Parents and teachers have one main thing in common: They both want children to succeed. From donating supplies to sending kids to school ready to learn, there are plenty of things that teachers want parents to know.
Do what you can
“When I taught elementary school, I loved having help from parents,” said Cindy McKinley Alder, a teacher from Milford, Michigan, author of “One Smile and One Voice” and coauthor of “365 Teacher Secrets for Parents.”
“Help can come in so many different forms. Some parents have the time and energy to come in a few times a week to help with whole-class activities. Others prefer occasionally working with kids one-on-one. Some like to come in but would rather help with checking papers. Parents can also pitch in from home to help prepare school projects, such as assisting with book orders. Help is always welcome,” Alder said.
One of the best things parents can do to make a teacher’s job easier is to send kids to school ready to learn, Alder said. A well-rested, well-fed child who comes prepared with homework and supplies will be in a better position.
Be a role model
“We’ve all heard the famous adage, ‘Actions speak louder than words,’ but how often do we take it to heart? Children are like sponges, and they’re learning all the time. This is why it’s so important to model the behaviors you want from your children,” said Lisa McGrath, a high school teacher and mentor in Olympia, Washington.
“Take action: Read something every day, take a class, learn a new skill and show—don’t tell—your children how important being a lifelong learner really is. The simple investment of time, curiosity and practice has the ability to transform your life, and you’re worth it,” she said.
“Teachers would love it if what they were doing in the classroom was reinforced at home. Knowing her students are reading and writing at home on a regular basis would make any teacher happy,” Alder said.
Make a donation
Supplies are always a welcome gift. Teachers need tissues, pencils, new markers, sanitizing wipes and more. It’s simple to find what a teacher is in need of: Just ask, Alder said.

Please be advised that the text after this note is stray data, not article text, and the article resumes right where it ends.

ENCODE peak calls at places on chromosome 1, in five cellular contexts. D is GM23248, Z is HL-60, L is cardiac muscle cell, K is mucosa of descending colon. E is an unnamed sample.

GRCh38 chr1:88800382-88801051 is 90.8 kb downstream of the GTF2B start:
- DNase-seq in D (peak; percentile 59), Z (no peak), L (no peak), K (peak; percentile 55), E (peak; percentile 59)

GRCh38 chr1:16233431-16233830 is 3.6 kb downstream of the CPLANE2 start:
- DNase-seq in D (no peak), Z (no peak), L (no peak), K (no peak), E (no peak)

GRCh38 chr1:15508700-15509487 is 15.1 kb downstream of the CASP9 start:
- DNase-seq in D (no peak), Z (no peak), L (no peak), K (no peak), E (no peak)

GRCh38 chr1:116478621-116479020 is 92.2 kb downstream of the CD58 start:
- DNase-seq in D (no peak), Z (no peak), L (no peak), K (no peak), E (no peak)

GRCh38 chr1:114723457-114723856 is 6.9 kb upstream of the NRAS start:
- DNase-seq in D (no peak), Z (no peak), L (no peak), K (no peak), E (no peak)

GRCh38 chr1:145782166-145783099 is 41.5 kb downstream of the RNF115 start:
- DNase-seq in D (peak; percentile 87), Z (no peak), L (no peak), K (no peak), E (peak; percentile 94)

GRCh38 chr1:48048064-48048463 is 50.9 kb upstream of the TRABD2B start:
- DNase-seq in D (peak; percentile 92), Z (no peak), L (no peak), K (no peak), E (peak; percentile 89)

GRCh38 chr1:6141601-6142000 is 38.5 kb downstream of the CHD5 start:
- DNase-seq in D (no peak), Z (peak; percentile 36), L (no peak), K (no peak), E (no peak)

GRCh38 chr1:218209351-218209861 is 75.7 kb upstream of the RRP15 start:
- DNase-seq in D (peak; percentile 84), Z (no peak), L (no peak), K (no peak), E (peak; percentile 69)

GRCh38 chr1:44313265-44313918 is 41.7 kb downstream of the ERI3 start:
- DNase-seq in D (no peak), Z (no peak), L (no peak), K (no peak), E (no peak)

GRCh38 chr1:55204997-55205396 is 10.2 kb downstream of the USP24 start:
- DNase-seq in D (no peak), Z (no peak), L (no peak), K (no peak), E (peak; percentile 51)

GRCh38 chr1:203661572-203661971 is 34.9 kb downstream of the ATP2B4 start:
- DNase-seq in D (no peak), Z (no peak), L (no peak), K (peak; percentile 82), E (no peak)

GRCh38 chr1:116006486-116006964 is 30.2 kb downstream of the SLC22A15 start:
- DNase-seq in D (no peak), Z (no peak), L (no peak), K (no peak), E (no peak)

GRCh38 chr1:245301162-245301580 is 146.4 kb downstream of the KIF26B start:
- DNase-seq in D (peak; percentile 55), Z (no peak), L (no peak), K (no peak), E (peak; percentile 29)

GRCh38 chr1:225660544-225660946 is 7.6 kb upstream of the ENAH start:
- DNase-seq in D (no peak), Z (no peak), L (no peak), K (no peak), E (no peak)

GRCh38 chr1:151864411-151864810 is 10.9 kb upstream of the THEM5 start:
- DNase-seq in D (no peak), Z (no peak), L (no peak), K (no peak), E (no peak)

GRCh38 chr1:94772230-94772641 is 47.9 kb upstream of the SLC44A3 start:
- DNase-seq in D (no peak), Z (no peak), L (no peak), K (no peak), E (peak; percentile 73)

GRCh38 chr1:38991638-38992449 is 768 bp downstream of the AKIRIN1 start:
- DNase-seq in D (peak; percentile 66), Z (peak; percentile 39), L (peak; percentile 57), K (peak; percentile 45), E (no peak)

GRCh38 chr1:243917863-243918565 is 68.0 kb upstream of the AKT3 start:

Don’t just drop by to talk
At some point, most parents will need to contact their child’s teacher with regular questions or in an emergency, so it is helpful for teachers to recommend the best way to communicate.
“Parents need to know that teachers are so busy and often don’t have time for drop-in conversations. Email is great because it gives both parties time to think before responding,” Alder said.
Some schools may move to virtual learning in the fall, which presents its own challenges. Start the new school year on the right foot by expressing concerns before there is a real problem, said developmental psychologist Erin O’Connor, a professor at New York University and a mother of two daughters.
“Even though we’re all going through the same crisis, we have different resources at hand. What if a teacher doesn’t have a strong enough internet to do a virtual class live? Then a parent could offer to run a live book group with a small group so that children still have a chance to have real-time interaction,” O’Connor said.
Have a safe learning space
Be intentional about the space you choose where your child will regularly engage in online learning or studying, said Dr. Kevin Corsini, president of San Diego Christian College. Ask yourself whether a student learns best in the solitude of home or in the midst of others at a local coffee shop.
“Everyone is wired uniquely. Figure out what works best for you and get to that spot each week for your class. Having a consistent location for your online class will help create a physical framework for learning and lead to a more enjoyable experience,” he said.
—Melissa Erickson | More Content Now